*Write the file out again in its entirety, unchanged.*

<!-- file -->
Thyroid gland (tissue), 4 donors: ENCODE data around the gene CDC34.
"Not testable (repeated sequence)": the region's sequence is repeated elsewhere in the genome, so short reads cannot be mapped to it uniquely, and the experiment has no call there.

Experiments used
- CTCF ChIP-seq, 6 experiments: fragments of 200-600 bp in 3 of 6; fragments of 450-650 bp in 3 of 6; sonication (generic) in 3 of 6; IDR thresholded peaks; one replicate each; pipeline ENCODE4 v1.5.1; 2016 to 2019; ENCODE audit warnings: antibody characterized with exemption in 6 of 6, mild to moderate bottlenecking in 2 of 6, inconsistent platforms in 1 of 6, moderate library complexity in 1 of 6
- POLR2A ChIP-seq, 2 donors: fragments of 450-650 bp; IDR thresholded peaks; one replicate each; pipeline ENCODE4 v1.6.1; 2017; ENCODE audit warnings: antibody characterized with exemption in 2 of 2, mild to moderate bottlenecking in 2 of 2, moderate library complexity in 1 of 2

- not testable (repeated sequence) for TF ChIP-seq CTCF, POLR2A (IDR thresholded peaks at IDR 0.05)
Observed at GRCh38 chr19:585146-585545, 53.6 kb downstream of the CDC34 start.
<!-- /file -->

Thyroid gland (tissue), 4 donors: ENCODE data around the gene CDC34.
"Not testable (repeated sequence)": the region's sequence is repeated elsewhere in the genome, so short reads cannot be mapped to it uniquely, and the experiment has no call there.

Experiments used
- CTCF ChIP-seq, 6 experiments: fragments of 200-600 bp in 3 of 6; fragments of 450-650 bp in 3 of 6; sonication (generic) in 3 of 6; IDR thresholded peaks; one replicate each; pipeline ENCODE4 v1.5.1; 2016 to 2019; ENCODE audit warnings: antibody characterized with exemption in 6 of 6, mild to moderate bottlenecking in 2 of 6, inconsistent platforms in 1 of 6, moderate library complexity in 1 of 6
- POLR2A ChIP-seq, 2 donors: fragments of 450-650 bp; IDR thresholded peaks; one replicate each; pipeline ENCODE4 v1.6.1; 2017; ENCODE audit warnings: antibody characterized with exemption in 2 of 2, mild to moderate bottlenecking in 2 of 2, moderate library complexity in 1 of 2

- not testable (repeated sequence) for TF ChIP-seq CTCF, POLR2A (IDR thresholded peaks at IDR 0.05)
Observed at GRCh38 chr19:585146-585545, 53.6 kb downstream of the CDC34 start.